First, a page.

Sunday, August 26, 2018

Losing the Nuts and Screws in Gary, Indiana

Jackson Five Mural in downtown Gary

"Some towns are as imperiled as the family farm, as sitting down to dinner together with the family. Many beautiful, important places are being lost; a few will be saved. In your lifetime you have likely seen small towns crumble like sand castles on the beach."        
                                                               ~ Howard Mansfield, Summer Over Autumn

Gary, Indiana is a town of loss. The loss of the steel industry that formed it in the first place, the loss of  The Jackson Five, the loss of Michael Jackson, the loss of over 100,000 residents in less than thirty years. Loss of money, jobs and self-worth is visually apparent everywhere.

Photo Credit: Glen Huizenga 
Before going to Gary I didn't do any research, didn't look at any photographs of either prosperity or decay. I wanted my experience to be uninfluenced by others.

But since I have been home, tucked safely into my suburban neighborhood, I have been doing plenty of reading about Gary. It is a sad tale.

Gary Screw and Bolt Factory - Photo: Glen Huizenga

Gary is situated squarely between Chicago and the Indiana Dunes National Lakeshore, and sits on the edge of Lake Michigan. Sounds like a tourist and summer people mecca, it is anything but that. Gary has lived and died with the steel industry. Summer people want cottages on the lake, not air polluting steel mills.

Inside Gary Screw and Bolt Factory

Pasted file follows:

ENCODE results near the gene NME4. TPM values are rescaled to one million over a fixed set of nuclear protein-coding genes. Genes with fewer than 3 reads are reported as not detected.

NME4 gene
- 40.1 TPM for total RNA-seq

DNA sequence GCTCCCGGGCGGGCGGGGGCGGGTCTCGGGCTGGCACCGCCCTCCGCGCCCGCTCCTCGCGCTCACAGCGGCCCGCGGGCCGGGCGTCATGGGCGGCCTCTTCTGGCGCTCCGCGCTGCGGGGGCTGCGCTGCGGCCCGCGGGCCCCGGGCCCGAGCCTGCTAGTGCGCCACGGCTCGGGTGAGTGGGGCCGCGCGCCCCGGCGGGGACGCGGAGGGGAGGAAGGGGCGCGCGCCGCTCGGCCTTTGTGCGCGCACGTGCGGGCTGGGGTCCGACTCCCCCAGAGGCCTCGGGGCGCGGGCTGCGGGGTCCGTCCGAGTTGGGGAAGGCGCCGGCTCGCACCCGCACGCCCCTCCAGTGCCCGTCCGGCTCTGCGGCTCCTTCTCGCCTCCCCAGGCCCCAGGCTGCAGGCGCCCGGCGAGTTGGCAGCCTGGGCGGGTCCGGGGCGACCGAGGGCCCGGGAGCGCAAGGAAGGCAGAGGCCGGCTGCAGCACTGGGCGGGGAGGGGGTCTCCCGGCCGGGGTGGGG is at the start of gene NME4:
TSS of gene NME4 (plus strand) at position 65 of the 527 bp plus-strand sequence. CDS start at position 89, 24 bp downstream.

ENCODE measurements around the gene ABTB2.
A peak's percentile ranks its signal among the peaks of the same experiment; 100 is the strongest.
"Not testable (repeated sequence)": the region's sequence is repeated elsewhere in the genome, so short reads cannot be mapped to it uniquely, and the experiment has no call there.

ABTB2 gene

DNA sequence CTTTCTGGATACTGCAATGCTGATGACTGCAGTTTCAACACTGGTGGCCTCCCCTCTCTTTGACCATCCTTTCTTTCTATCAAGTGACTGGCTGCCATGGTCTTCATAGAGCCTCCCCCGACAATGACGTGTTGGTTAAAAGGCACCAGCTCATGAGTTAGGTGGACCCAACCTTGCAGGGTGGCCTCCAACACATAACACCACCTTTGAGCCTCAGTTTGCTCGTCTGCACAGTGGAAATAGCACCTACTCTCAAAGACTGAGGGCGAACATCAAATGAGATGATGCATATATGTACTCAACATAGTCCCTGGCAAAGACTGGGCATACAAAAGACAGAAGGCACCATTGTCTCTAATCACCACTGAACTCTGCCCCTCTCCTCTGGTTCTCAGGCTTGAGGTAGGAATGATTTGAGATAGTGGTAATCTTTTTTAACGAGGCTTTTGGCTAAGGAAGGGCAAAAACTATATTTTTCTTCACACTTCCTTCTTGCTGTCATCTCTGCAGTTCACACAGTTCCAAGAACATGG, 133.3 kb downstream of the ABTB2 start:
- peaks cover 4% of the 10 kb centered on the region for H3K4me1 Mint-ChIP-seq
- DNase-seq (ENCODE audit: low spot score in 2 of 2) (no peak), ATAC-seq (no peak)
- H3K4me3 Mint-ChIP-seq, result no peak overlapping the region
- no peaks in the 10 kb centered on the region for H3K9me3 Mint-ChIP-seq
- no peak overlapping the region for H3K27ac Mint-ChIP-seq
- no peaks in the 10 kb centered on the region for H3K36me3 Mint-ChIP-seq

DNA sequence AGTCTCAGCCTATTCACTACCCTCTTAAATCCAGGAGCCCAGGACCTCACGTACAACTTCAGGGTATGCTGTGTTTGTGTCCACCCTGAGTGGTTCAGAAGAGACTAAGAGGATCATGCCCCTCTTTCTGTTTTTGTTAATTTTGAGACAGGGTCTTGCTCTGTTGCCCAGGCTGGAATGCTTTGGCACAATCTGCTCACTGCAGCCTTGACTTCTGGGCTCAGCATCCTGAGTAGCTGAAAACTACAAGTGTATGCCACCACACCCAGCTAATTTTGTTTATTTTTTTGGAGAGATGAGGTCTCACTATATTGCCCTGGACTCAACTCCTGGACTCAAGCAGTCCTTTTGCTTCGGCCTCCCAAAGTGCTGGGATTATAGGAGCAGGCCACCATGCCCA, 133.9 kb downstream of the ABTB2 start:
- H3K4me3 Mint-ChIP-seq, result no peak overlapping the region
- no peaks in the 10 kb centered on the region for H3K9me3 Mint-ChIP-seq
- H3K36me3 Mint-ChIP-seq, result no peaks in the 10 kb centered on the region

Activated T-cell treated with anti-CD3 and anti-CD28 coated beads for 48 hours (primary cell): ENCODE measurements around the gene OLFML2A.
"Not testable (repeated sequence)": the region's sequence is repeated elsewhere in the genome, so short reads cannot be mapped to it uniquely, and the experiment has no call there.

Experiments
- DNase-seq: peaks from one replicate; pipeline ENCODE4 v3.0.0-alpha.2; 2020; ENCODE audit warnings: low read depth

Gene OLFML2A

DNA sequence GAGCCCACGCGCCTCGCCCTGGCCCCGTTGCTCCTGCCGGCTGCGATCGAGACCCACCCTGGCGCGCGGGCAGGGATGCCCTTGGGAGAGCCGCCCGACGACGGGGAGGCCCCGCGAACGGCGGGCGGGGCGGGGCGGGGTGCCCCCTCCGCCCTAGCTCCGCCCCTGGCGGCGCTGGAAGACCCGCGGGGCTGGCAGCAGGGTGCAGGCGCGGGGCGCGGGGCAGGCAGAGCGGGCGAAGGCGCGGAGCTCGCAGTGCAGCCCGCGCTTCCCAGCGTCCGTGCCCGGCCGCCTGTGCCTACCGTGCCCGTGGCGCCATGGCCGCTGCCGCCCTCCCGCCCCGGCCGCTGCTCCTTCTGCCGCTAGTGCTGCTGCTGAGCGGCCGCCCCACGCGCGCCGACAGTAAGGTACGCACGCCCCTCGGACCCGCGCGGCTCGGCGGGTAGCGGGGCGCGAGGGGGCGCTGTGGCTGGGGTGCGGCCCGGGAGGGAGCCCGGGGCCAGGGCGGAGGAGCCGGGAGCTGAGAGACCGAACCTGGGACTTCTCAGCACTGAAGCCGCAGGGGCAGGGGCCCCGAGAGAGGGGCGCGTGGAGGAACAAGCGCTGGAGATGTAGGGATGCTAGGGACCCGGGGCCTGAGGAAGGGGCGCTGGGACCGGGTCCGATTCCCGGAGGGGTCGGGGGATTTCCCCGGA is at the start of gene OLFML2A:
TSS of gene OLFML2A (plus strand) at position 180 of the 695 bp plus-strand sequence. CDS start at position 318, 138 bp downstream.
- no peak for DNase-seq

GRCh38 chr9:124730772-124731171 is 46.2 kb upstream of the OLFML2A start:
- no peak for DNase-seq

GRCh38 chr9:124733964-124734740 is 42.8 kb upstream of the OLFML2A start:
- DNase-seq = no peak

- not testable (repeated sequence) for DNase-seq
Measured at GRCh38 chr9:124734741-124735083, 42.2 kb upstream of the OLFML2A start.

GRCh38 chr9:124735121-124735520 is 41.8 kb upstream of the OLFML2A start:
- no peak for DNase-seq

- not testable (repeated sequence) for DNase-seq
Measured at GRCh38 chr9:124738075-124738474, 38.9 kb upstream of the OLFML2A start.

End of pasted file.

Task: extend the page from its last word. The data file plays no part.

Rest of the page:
Gary was founded in 1906 by The United States Steel Corporation. The city was named after Elbert Henry Gary, the founding chairman of United States Steel Corporation. The steel mill provided ample employment, especially for immigrants newly arrived in America. The city's population almost doubled in the 1920's from 55,000 to just over 100,000 residents in the 1930's. It reached its peak in 1960 - 178,000. And then began the decline due to the competition of overseas steel production. By 1990, the population was down to 116,00 and in 2010 it was only 80,000.

Gary Screw and Bolt Factory

Due to loss of residents: schools started to close, hospitals closed and many homes became vacant. At one of the locations where our group was photographing, a gentleman on the Gary Demo Crew happened to drive by, and was curious about what we were doing. In talking to him about the abandoned places, he mentioned that there are over 10,000 properties on their demo list.

Gary Screw and Bolt Factory - Photo: Glen Huizenga

One place that I am thrilled hasn't succumbed to the wrecking ball yet, is the Gary Screw and Bolt Factory. Built in 1910 and opened in 1912 with 100 workers, a tenth of the workforce it eventually employed. The plant prospered through WWII and beyond, but the recession of the 1980's put the screws in the coffin. The plant closed in 1986.

This factory was my dream place to photograph. An abandoned structure full of wide open space, plenty of natural light, and dark stairwells leading to building connecting tunnels with heart fluttery windows. I have a thing for windows. Some might call it an obsession.